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Wisconsin Alumni Research Foundation, University of Montreal, Sigma-Aldrich, University of Southern California, Avid Pharmaceuticals, MIT Holding, Top Institute Pharma, Targeted Genetics

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WARF Submits Additional Language to Protect Key Stem Cell Patents
 
The Wisconsin Alumni Research Foundation last week filed amendments with the US Patent and Trademark Office to make technical changes to the claims of its three human embryonic stem cell patents, Nos. 5,843,780; 6,200,806; and 7,029,913.
 
The amendment clarifies claim language and makes the claim language consistent among the three stem cell patents, currently under re-examination by the USPTO.
 
Michael Falk, general counsel for WARF, said in a statement that “the technical language submitted to the PTO’s examiners more clearly differentiates the patented discoveries from the ‘prior art,’ or existing science at the time of Professor James Thomson’s advances.”
 
In October 2006, the patent office agreed to re-examine the patents following challenges by New York-based Public Patent Foundation, California-based Foundation for Taxpayer and Consumer Rights, and Jeanne Loring, a stem cell researcher at the Burnham Institute for Medical Research.
 
In April, the patent office issued a preliminary rejection of the patents in its first office action of the re-examination (see BTW, 4/9/2007).
 

 
U of Montreal to Use Sigma-Aldrich shRNA Library for RNAi Screening
 
Sigma-Aldrich said last week that it has signed an agreement to provide its RNAi technologies to the University of Montreal’s Institute of Research in Immunology and Cancer.
 
Under the agreement, the institute's high-throughput screening facility will have access to Sigma-Aldrich’s Mission RNAi intellectual property portfolio and its shRNA library collection for human and mouse genomes.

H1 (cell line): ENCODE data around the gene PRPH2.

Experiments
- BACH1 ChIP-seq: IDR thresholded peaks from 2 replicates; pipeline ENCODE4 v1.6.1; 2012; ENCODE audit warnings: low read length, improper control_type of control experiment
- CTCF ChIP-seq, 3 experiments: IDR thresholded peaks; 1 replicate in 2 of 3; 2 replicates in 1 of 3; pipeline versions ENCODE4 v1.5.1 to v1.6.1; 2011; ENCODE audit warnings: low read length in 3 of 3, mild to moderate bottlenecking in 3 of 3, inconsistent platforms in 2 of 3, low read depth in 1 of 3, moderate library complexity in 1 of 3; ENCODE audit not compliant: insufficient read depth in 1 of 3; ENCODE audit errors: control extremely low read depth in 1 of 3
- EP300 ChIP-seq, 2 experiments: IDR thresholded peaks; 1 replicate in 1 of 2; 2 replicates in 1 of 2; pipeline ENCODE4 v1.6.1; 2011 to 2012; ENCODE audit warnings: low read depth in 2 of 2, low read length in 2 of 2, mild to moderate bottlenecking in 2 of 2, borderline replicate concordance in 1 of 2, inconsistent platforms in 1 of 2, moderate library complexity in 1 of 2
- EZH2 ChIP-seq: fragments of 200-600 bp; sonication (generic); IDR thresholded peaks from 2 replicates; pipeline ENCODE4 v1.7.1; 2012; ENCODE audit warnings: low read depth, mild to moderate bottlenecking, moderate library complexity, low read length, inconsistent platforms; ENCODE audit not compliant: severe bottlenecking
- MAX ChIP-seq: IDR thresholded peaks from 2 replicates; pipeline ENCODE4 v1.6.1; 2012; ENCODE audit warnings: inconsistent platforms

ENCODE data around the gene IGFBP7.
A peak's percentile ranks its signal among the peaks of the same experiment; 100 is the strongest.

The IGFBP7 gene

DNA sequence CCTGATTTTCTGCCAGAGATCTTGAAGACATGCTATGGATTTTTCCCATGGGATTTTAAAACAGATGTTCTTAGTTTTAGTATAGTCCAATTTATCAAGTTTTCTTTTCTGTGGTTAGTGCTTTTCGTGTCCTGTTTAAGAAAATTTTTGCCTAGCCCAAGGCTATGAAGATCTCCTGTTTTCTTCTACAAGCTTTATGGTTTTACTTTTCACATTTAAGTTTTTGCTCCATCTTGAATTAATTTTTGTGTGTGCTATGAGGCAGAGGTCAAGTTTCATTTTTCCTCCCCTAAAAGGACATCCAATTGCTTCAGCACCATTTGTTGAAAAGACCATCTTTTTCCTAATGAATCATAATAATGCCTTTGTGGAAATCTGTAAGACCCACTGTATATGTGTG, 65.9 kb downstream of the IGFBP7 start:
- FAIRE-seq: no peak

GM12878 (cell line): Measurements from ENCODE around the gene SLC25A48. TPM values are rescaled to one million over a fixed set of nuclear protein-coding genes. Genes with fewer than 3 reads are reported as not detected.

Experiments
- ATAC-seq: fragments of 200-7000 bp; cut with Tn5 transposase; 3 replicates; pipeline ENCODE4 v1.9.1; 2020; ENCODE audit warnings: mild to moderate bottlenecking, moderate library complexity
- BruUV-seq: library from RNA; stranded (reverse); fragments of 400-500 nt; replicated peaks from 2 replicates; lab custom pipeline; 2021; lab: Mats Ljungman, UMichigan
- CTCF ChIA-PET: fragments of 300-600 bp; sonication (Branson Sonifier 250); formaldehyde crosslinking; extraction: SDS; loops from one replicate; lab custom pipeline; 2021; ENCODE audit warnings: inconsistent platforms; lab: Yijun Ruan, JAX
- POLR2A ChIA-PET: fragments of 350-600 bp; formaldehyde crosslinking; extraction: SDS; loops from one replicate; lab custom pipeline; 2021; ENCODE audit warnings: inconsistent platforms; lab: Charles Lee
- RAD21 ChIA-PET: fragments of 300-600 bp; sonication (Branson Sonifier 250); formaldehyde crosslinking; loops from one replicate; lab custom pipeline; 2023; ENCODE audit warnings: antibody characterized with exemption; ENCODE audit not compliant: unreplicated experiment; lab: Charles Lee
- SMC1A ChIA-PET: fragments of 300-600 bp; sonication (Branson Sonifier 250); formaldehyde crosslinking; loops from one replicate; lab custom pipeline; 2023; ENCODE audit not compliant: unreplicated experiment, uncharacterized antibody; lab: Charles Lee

Funding for the research was provided by Genome Quebec and by Sigma-Aldrich.
 
The company said it plans to use feedback from the studies to “further its understanding of specific target function” and to continue to develop its high-throughput drug research tools.
 

 
USC’s Stevens Institute Opens Satellite Office on Health Sciences Campus
 
The Stevens Institute for Innovation at the University of Southern California this week opened a satellite office at USC’s Health Sciences Campus.
 
According to USC, the office will serve the HSC “community of innovators” through community-building events, showcases, and technology-transfer activities. Specifically, the office will enable the USC Stevens HSC team to more effectively serve faculty members and researchers at HSC schools such as the Keck School of Medicine,USC School of Pharmacy, and USC School of Dentistry.
 
The USC Stevens HSC team comprises five employees and is expected to nearly double by the end of the year. USC Stevens’ director of licensing, Joe Koepnick, will split his time between the main and HSC campuses.
 
Noting that 42 percent of USC’s licensing revenue comes from inventions and patents developed at the Keck School of Medicine, provost CL Max Nikias said in a statement that the satellite office was “a strategic development in line with the university mission to enhance and foster innovation across all disciplines for maximum social impact.”
 

 
Avid Begins Clinical Trials for Imaging Compound Licensed from UMich, UPenn
 
Avid Pharmaceuticals last week said that enrollment has begun in a proof-of-concept phase I clinical trial investigating Avid’s development compound 18F-AV-133 for imaging patients with movement disorders, including Parkinson’s disease and essential tremor, and various forms of dementia.
 
The study will initially be conducted at the University of Michigan and will involve 30 patients, Avid said.